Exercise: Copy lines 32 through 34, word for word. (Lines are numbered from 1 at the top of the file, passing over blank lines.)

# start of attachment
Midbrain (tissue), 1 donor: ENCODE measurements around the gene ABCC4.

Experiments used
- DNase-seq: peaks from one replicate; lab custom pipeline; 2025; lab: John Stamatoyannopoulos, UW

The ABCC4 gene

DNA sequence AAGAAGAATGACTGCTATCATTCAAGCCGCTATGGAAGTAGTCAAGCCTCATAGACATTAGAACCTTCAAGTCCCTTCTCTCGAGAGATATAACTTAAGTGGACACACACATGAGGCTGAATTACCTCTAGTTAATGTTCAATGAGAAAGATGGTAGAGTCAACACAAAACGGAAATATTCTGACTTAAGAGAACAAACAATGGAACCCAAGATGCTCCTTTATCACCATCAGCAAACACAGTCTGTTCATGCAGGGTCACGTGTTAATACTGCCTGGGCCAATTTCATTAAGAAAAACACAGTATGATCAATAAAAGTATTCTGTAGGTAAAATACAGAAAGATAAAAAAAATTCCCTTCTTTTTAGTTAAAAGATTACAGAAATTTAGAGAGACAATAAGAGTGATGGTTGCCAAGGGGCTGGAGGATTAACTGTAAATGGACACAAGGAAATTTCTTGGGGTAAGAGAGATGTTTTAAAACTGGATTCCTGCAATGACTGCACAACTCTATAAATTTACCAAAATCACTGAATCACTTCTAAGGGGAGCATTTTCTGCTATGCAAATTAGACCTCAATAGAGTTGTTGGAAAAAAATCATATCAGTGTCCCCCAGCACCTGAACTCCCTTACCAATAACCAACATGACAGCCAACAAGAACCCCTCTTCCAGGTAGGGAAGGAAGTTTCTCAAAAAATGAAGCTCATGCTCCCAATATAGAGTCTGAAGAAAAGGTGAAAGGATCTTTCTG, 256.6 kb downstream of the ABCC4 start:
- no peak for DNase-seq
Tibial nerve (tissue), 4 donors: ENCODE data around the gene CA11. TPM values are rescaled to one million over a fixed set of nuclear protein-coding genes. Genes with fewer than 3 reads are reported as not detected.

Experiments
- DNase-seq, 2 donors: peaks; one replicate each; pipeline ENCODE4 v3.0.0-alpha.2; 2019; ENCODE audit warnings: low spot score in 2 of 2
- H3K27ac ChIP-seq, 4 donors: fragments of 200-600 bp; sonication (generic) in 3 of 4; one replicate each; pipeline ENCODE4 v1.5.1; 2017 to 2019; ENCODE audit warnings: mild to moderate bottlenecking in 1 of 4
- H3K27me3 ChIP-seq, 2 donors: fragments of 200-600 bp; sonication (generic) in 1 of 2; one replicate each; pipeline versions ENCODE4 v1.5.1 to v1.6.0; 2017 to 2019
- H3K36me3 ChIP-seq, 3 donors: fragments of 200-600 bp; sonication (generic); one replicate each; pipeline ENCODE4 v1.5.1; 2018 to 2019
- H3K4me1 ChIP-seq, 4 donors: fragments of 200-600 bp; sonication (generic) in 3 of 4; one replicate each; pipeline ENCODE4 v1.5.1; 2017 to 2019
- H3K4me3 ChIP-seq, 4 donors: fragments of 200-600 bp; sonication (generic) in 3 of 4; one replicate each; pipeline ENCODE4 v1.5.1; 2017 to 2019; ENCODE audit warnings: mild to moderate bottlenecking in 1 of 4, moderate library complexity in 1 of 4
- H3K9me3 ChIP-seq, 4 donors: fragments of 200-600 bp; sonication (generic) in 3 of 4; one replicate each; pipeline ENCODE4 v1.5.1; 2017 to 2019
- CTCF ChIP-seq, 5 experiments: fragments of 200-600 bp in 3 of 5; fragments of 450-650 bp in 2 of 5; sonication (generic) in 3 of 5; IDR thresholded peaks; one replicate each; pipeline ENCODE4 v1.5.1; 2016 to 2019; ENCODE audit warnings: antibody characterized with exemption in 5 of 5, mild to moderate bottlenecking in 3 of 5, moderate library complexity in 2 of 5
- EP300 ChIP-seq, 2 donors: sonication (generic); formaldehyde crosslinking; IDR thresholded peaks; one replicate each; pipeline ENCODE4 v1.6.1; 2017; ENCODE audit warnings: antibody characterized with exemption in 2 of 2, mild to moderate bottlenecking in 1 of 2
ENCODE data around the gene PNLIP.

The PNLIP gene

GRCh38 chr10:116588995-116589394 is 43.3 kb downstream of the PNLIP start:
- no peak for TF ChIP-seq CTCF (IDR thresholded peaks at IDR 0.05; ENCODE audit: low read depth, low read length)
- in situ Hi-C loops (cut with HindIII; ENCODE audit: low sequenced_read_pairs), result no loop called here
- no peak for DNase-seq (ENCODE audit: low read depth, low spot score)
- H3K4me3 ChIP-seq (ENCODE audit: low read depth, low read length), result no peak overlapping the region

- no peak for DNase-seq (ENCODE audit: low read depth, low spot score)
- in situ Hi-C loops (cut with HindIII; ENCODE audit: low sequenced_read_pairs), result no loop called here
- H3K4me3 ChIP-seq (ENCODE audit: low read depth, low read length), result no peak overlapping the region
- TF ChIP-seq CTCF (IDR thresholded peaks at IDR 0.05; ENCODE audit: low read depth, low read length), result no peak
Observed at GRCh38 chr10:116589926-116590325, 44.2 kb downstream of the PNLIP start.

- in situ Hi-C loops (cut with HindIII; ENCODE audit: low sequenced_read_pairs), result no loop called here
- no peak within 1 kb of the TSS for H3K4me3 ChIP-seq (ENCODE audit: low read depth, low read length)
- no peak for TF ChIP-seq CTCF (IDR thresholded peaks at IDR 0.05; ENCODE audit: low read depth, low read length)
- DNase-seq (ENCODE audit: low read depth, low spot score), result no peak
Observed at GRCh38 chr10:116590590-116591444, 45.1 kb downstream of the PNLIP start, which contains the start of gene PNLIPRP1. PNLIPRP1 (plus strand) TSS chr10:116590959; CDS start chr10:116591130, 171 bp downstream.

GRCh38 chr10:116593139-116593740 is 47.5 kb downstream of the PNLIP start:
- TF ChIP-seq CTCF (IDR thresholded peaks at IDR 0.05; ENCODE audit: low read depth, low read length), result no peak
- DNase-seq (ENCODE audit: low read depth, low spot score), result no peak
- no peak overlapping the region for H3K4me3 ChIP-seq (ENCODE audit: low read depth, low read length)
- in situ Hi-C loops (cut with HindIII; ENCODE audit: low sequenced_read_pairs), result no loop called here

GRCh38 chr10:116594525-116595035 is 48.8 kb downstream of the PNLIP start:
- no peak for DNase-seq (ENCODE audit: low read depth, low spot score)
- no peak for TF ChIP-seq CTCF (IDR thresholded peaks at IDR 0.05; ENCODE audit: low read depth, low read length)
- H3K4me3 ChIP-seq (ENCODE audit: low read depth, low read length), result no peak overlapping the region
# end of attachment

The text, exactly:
- no peak for TF ChIP-seq CTCF (IDR thresholded peaks at IDR 0.05; ENCODE audit: low read depth, low read length)
- DNase-seq (ENCODE audit: low read depth, low spot score), result no peak
Observed at GRCh38 chr10:116590590-116591444, 45.1 kb downstream of the PNLIP start, which contains the start of gene PNLIPRP1. PNLIPRP1 (plus strand) TSS chr10:116590959; CDS start chr10:116591130, 171 bp downstream.